Opinion: Europe Should Push Through A Common Energy Policy | Europe| News and current affairs from around the continent | DW | 13.01.2009
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Opinion: Europe Should Push Through A Common Energy Policy

The EU should act as a mediator in the Russia-Ukraine energy row given that large parts of the continent have had their gas supplies cut. But the basis for successful crisis talks is rather weak, says DW's Bernd Riegert.

Pen and the word Opinion

It was a similar situation three years ago. Russia and Ukraine fought about gas prices. The ones to suffer were the EU countries, whose gas supplies became scarce. At the time, gas volumes were only reduced, the gas taps weren't fully turned off as is the case this winter. At the time, the EU member states grandly promised to pursue a common energy policy which would lead to more independence from Russia.

Three years have passed and not a lot has happened. Quite the opposite is the case: Russia and Ukraine are even more brazenly showing the European Union who has more pull when it comes to gas.

Bernd Riegert

The EU Commission determined in its second report on an energy strategy last November that the dependence on Russian gas will grow significantly in the next few years. There is no prospect of this dependence easing before 2020. Building new gas pipelines and finding suppliers in Central Asia or North Africa was taking longer than they thought.

In addition, Russia was doing everything possible to torpedo European plans. Russia itself is going shopping for gas reserves in Central Asia. Russia is trying to form a supplier cartel of gas producing countries. And Russia is successfully attempting to divide the EU. Moscow has made bilateral supply and pipeline agreements with a few EU countries, which Moscow considers to be friendly. Others -- particularly the Baltic States, Poland, the Czech Republic and Slovakia -- should be thwarted from a Russian perspective.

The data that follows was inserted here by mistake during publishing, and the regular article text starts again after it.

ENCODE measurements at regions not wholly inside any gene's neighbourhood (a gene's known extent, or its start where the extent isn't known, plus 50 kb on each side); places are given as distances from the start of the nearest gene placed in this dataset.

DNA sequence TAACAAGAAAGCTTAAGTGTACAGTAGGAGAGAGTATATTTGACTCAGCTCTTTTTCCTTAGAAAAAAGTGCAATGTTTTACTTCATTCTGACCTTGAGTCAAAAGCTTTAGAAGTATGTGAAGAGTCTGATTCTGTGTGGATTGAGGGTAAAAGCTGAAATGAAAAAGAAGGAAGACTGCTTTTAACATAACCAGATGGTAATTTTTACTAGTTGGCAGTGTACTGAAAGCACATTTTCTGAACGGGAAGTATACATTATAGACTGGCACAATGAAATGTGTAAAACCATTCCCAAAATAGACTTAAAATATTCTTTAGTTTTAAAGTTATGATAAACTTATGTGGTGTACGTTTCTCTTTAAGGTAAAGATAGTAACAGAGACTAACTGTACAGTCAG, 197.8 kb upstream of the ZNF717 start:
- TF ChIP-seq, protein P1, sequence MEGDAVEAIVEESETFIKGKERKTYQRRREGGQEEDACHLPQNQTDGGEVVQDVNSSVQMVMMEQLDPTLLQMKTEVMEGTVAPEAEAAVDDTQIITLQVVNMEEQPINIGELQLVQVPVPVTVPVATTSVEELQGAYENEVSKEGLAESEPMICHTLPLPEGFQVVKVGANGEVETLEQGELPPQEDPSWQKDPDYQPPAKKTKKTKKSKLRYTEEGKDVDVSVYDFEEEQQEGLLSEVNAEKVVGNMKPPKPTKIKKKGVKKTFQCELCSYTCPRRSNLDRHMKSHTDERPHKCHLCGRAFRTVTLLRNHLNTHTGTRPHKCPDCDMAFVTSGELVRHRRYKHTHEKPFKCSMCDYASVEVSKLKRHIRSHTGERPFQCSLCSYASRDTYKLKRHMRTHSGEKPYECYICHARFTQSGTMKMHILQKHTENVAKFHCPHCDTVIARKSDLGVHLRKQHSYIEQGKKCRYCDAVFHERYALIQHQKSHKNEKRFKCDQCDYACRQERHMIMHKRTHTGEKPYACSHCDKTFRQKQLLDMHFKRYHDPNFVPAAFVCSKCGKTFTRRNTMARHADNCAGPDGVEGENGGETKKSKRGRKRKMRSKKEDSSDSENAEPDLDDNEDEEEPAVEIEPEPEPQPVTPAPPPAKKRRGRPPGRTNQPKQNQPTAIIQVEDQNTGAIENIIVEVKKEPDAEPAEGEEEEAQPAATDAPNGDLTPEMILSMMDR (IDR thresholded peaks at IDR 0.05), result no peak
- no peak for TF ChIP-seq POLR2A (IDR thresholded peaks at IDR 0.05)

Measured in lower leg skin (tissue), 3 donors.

The Baltic pipeline which will connect Russia directly with Germany will not lessen the dependency on Russian natural gas. The necessary suppliers for the Nabucco pipeline via Turkey are still missing. Even Iran, which could provide gas supplies one day, would not really be the most reliable partner.

European interests differ

Meanwhile, European solidarity and the common gas market, which EU Commission President Jose Barroso already evoked three years ago, is not far gone. Only now are countries beginning to think about connecting EU nations with each other with pipelines so that there isn't only the one-way street from Russia. No country is really willing to open its gas reserves for another nation. There is no European storage for gas, only nationally administered ones.

Within the EU, the dependency on Russian gas varies greatly. Finland and Poland, for example, get every cubic meter of gas they use from Russia. Spain doesn't import any Russian gas at all. It's evident that the interests are very different.

It has now become clear to European gas clients and the EU Commission in Brussels that Russia is no longer a reliable supplier. Moscow employs gas as a political weapon. That should be a constructive shock for the EU. The bloc's summit in March will have to come up with an effective counter strategy.

Moscow is also dependent on the EU

The success of the Czech EU presidency is a ray of hope. The Czech Republic's Prime Minister Mirek Topolanek was able to mediate and get EU inspectors to monitor the gas flow from Russia via Ukraine. This could be a beginning in taking action against the corruption in the gas business in Russia and Ukraine. For with each cubic meter of gas sold, dubious middlemen also earn money. Twenty percent of turnover is allegedly redirected into the pockets of the political and economic elite this way.

The European Union has to remain unified against Russia and push through a new energy agreement. European companies have to finally be allowed to tap energy sources in Russia and build up infrastructure for its transport.

Russia raked in tons of cash so long as the world economy was booming and energy prices rose. Now, Russia as a supplier may be noticing that it too is dependent on its customers. Falling prices are likely to make the leadership in Moscow see that cooperation with the EU and western investors is better than confrontation.

Ukraine too is acting just as unreliably as Russia is. It is diverting gas or blocking deliveries from Russia. This disqualifies Ukraine both as a candidate for NATO and EU membership.

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